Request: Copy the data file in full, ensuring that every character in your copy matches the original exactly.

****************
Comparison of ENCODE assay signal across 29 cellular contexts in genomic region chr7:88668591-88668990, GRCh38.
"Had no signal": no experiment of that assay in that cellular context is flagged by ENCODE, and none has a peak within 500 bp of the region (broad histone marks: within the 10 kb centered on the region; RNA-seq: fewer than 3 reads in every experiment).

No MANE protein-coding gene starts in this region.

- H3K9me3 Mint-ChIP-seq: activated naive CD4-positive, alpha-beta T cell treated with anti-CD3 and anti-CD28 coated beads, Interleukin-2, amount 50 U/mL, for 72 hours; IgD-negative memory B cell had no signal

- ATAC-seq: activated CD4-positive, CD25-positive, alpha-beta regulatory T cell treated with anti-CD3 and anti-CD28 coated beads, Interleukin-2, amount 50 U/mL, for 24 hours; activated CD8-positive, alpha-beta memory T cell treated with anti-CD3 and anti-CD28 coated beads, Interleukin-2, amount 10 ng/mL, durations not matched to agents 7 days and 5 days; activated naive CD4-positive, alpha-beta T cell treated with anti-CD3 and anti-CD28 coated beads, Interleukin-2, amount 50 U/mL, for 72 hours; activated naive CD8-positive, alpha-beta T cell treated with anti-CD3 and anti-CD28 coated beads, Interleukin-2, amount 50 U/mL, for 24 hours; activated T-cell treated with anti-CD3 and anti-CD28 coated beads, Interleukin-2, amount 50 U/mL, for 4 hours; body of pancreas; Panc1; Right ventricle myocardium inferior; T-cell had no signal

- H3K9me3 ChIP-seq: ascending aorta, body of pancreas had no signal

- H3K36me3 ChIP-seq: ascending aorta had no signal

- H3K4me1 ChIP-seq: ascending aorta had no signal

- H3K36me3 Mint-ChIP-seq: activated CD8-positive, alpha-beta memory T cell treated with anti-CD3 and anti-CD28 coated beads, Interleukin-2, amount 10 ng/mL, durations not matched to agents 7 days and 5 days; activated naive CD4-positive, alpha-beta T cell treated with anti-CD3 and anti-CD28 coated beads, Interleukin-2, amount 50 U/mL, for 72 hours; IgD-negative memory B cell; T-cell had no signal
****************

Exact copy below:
Comparison of ENCODE assay signal across 29 cellular contexts in genomic region chr7:88668591-88668990, GRCh38.
"Had no signal": no experiment of that assay in that cellular context is flagged by ENCODE, and none has a peak within 500 bp of the region (broad histone marks: within the 10 kb centered on the region; RNA-seq: fewer than 3 reads in every experiment).

No MANE protein-coding gene starts in this region.

- H3K9me3 Mint-ChIP-seq: activated naive CD4-positive, alpha-beta T cell treated with anti-CD3 and anti-CD28 coated beads, Interleukin-2, amount 50 U/mL, for 72 hours; IgD-negative memory B cell had no signal

- ATAC-seq: activated CD4-positive, CD25-positive, alpha-beta regulatory T cell treated with anti-CD3 and anti-CD28 coated beads, Interleukin-2, amount 50 U/mL, for 24 hours; activated CD8-positive, alpha-beta memory T cell treated with anti-CD3 and anti-CD28 coated beads, Interleukin-2, amount 10 ng/mL, durations not matched to agents 7 days and 5 days; activated naive CD4-positive, alpha-beta T cell treated with anti-CD3 and anti-CD28 coated beads, Interleukin-2, amount 50 U/mL, for 72 hours; activated naive CD8-positive, alpha-beta T cell treated with anti-CD3 and anti-CD28 coated beads, Interleukin-2, amount 50 U/mL, for 24 hours; activated T-cell treated with anti-CD3 and anti-CD28 coated beads, Interleukin-2, amount 50 U/mL, for 4 hours; body of pancreas; Panc1; Right ventricle myocardium inferior; T-cell had no signal

- H3K9me3 ChIP-seq: ascending aorta, body of pancreas had no signal

- H3K36me3 ChIP-seq: ascending aorta had no signal

- H3K4me1 ChIP-seq: ascending aorta had no signal

- H3K36me3 Mint-ChIP-seq: activated CD8-positive, alpha-beta memory T cell treated with anti-CD3 and anti-CD28 coated beads, Interleukin-2, amount 10 ng/mL, durations not matched to agents 7 days and 5 days; activated naive CD4-positive, alpha-beta T cell treated with anti-CD3 and anti-CD28 coated beads, Interleukin-2, amount 50 U/mL, for 72 hours; IgD-negative memory B cell; T-cell had no signal